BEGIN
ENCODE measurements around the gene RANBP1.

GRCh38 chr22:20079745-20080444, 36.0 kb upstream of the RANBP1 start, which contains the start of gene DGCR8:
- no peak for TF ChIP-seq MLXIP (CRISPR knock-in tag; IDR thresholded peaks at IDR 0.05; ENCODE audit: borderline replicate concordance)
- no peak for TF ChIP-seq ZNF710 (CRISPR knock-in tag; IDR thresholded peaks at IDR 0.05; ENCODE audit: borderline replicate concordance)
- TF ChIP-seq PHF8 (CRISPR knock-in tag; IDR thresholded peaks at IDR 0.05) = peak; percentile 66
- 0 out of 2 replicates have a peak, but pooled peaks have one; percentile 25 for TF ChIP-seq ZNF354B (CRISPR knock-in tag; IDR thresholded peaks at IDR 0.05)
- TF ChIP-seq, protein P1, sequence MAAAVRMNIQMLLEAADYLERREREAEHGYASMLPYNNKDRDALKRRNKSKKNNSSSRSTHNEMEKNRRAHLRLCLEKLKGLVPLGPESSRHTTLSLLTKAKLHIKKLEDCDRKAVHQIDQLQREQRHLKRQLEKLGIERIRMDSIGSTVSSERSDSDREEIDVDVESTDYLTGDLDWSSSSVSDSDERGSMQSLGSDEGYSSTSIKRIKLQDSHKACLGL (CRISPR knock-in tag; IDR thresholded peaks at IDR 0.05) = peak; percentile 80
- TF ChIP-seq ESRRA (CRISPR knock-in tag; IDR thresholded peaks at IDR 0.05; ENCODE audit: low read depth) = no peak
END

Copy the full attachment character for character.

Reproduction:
ENCODE measurements around the gene RANBP1.

GRCh38 chr22:20079745-20080444, 36.0 kb upstream of the RANBP1 start, which contains the start of gene DGCR8:
- no peak for TF ChIP-seq MLXIP (CRISPR knock-in tag; IDR thresholded peaks at IDR 0.05; ENCODE audit: borderline replicate concordance)
- no peak for TF ChIP-seq ZNF710 (CRISPR knock-in tag; IDR thresholded peaks at IDR 0.05; ENCODE audit: borderline replicate concordance)
- TF ChIP-seq PHF8 (CRISPR knock-in tag; IDR thresholded peaks at IDR 0.05) = peak; percentile 66
- 0 out of 2 replicates have a peak, but pooled peaks have one; percentile 25 for TF ChIP-seq ZNF354B (CRISPR knock-in tag; IDR thresholded peaks at IDR 0.05)
- TF ChIP-seq, protein P1, sequence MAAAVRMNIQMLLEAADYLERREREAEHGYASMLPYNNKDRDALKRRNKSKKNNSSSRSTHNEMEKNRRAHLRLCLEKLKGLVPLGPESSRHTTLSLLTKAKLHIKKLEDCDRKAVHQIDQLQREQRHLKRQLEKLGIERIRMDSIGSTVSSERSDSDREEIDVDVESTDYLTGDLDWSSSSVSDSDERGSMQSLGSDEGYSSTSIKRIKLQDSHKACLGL (CRISPR knock-in tag; IDR thresholded peaks at IDR 0.05) = peak; percentile 80
- TF ChIP-seq ESRRA (CRISPR knock-in tag; IDR thresholded peaks at IDR 0.05; ENCODE audit: low read depth) = no peak